Blockchain also means different things in some contexts. At its core, it is simply a chain of data blocks where the hash of each block includes the previous block’s hash as a salt. This is precisely what
git does to ensure a source code repository’s integrity – every commit’s diff (with commit message) is hashed with the previous commit’s hash as a salt. If you have a git hash and a git tree that matches, you have extreme confidence that the source and its history hasn’t been tampered with. This statement neither offers nor requires any external proof.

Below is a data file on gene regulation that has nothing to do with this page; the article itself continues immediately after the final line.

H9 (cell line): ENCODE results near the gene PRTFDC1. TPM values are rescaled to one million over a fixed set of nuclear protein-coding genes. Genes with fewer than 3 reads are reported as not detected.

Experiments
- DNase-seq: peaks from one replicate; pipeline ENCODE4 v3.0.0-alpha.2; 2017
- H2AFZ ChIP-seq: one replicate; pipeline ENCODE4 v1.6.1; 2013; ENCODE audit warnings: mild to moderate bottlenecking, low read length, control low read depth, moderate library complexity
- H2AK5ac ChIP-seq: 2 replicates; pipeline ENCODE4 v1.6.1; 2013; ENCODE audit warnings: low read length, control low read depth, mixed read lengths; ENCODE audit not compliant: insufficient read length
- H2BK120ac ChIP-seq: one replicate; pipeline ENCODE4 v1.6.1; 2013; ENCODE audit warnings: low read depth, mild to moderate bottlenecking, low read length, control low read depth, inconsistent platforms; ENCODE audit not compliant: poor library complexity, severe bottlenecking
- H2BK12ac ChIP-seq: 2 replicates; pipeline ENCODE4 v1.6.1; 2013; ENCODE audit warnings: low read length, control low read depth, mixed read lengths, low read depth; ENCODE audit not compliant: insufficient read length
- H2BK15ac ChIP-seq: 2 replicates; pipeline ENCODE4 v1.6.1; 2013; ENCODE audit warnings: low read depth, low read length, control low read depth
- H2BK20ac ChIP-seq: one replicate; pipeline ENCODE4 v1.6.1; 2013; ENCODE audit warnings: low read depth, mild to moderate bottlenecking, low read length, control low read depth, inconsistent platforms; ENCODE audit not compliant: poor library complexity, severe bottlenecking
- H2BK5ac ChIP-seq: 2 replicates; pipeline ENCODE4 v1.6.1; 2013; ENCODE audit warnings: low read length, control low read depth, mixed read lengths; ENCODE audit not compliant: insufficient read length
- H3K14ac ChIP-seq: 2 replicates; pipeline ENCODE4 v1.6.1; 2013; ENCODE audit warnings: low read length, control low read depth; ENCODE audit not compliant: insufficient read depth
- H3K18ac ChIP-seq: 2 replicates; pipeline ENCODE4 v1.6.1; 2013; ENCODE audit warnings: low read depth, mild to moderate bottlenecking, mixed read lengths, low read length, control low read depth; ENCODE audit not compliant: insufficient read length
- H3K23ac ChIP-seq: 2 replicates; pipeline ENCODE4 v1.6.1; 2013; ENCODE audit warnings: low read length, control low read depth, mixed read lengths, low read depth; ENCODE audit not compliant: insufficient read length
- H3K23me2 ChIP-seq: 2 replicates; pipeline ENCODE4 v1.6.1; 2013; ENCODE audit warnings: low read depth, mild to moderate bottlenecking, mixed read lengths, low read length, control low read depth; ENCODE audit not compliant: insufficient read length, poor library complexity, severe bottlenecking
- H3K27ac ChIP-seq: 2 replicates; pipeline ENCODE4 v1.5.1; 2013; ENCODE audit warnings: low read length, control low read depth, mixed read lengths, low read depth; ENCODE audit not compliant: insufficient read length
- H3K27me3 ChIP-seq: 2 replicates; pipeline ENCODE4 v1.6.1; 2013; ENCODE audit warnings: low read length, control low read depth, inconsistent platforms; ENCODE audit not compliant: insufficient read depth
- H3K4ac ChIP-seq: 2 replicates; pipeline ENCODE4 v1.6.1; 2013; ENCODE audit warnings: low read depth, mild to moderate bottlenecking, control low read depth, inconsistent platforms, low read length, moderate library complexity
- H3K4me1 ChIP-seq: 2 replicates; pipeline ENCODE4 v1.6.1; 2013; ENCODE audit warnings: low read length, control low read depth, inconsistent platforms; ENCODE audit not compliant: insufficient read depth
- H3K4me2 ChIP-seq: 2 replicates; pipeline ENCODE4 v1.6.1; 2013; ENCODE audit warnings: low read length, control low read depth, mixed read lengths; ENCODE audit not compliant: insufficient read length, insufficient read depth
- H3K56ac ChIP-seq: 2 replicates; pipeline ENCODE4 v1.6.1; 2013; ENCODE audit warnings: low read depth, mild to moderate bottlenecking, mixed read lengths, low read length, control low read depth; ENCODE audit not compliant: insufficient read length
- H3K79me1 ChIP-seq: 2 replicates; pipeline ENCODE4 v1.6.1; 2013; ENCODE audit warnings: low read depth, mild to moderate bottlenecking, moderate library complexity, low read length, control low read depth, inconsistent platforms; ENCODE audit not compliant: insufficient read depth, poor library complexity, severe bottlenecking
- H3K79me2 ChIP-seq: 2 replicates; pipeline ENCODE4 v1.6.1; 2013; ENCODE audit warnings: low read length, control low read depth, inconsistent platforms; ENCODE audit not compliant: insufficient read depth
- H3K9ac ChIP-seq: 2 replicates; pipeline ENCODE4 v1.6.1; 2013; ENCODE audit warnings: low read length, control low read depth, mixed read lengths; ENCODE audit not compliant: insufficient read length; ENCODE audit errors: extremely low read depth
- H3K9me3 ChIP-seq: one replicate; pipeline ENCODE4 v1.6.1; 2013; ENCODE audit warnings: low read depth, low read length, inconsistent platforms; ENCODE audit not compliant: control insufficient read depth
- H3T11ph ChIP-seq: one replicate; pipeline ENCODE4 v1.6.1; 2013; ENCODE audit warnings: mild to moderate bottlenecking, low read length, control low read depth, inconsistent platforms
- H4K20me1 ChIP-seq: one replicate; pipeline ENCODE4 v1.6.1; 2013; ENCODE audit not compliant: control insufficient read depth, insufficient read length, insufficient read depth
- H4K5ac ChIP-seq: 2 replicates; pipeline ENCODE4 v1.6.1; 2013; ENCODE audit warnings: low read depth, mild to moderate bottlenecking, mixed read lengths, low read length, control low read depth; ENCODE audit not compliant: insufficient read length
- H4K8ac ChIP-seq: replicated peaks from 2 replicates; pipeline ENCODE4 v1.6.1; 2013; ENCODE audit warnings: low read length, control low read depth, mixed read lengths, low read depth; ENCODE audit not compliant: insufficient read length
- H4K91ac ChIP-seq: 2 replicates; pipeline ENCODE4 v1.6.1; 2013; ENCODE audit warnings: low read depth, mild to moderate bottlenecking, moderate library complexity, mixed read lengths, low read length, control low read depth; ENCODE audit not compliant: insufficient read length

Blockchain for cryptocurrencies define additional restrictions on the content of each block, with asymetric cryptographic signatures for transferring funds and computationally demanding bit-pattern constraints on each block’s hash. The latter is what makes distributed blockchains “trustable” at scale. It can be replaced with a trusted signer (more asymmetric crypto) in private applications that don’t want to spend a fortune on electricity.
Applications like git are well-established – there’s no reason not to use them. Distributed trust is still up in the air, in my not so humble opinion.